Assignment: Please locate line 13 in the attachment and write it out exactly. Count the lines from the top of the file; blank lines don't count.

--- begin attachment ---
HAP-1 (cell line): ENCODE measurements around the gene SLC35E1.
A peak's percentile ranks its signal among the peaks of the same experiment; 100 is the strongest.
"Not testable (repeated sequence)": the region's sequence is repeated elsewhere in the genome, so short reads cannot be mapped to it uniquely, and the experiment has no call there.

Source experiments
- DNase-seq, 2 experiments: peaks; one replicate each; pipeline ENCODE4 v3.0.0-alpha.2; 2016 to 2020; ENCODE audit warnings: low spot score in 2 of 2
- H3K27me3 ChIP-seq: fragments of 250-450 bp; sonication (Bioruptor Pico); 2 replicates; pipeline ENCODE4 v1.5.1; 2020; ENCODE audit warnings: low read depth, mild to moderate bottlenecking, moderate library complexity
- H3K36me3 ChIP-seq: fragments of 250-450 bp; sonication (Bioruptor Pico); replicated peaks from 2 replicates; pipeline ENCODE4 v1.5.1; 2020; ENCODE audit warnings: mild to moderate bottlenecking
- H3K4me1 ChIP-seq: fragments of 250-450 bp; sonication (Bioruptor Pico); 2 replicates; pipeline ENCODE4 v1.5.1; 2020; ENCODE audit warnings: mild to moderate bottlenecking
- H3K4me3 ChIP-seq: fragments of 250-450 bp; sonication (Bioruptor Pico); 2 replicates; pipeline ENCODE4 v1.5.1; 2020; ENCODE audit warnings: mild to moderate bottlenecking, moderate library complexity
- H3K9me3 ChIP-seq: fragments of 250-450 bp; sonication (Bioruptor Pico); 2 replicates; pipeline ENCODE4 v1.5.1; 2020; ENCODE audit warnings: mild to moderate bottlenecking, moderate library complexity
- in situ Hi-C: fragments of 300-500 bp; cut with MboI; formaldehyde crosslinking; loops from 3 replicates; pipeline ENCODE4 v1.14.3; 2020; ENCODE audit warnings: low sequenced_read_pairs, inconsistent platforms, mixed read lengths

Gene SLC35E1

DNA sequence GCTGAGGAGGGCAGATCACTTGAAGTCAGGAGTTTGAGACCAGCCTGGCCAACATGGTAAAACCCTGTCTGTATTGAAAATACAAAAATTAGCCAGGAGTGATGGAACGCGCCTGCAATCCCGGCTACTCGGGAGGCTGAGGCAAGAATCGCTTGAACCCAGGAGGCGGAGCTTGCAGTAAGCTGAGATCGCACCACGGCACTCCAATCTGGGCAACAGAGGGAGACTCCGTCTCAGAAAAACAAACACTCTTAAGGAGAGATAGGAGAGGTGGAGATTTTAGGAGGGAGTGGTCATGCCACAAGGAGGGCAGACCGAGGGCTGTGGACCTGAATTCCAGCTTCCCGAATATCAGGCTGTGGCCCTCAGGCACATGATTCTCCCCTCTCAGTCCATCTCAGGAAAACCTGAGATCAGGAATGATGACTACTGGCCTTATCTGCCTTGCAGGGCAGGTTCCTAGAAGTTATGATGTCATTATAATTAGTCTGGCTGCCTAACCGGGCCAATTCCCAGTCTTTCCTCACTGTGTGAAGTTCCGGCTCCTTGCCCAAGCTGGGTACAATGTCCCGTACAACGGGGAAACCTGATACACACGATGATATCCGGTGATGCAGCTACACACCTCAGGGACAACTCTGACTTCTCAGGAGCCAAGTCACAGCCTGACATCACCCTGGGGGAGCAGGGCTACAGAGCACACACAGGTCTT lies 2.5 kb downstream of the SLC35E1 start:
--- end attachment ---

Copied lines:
DNA sequence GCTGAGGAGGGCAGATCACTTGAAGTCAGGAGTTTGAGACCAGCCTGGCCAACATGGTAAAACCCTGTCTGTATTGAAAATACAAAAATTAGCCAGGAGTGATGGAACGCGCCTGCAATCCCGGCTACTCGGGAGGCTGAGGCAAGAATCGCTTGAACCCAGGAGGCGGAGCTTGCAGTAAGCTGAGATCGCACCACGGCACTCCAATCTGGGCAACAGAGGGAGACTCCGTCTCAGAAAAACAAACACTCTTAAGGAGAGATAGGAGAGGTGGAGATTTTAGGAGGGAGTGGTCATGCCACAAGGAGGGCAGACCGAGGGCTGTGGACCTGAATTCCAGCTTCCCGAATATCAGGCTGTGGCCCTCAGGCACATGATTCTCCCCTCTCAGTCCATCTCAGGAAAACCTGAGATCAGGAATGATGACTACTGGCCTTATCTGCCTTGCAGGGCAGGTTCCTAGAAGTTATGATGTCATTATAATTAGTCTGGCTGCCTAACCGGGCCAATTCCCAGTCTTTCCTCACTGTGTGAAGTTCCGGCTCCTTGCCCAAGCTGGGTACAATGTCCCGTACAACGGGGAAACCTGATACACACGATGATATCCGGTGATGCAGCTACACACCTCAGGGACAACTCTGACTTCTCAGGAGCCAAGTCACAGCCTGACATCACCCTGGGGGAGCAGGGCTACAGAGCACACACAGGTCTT lies 2.5 kb downstream of the SLC35E1 start: